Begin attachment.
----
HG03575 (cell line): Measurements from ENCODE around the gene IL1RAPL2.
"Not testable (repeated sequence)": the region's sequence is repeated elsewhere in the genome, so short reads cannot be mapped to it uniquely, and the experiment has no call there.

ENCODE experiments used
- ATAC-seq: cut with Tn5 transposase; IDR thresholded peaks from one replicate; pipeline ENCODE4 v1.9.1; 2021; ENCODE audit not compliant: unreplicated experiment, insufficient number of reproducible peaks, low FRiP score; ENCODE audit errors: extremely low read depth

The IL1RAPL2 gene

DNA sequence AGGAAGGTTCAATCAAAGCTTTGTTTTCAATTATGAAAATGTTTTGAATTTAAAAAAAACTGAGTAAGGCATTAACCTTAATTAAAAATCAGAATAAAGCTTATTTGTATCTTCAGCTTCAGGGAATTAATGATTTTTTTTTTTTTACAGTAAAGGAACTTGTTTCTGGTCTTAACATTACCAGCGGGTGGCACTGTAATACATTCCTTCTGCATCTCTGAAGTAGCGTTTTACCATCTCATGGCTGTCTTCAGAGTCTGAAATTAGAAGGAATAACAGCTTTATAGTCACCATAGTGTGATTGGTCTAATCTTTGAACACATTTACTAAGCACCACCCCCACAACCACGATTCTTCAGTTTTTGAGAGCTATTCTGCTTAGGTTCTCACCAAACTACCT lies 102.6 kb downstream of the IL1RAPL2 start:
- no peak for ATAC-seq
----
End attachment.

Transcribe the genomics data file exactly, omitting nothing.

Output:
HG03575 (cell line): Measurements from ENCODE around the gene IL1RAPL2.
"Not testable (repeated sequence)": the region's sequence is repeated elsewhere in the genome, so short reads cannot be mapped to it uniquely, and the experiment has no call there.

ENCODE experiments used
- ATAC-seq: cut with Tn5 transposase; IDR thresholded peaks from one replicate; pipeline ENCODE4 v1.9.1; 2021; ENCODE audit not compliant: unreplicated experiment, insufficient number of reproducible peaks, low FRiP score; ENCODE audit errors: extremely low read depth

The IL1RAPL2 gene

DNA sequence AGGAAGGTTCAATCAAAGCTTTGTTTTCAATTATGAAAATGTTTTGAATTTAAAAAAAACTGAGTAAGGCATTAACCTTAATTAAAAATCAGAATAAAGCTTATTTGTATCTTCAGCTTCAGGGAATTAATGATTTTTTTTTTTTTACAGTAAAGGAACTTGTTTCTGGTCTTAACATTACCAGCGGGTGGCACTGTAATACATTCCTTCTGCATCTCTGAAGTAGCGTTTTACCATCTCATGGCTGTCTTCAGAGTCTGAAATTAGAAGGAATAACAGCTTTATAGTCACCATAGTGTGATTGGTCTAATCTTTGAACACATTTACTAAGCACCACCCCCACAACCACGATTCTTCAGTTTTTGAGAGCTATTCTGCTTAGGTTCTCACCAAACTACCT lies 102.6 kb downstream of the IL1RAPL2 start:
- no peak for ATAC-seq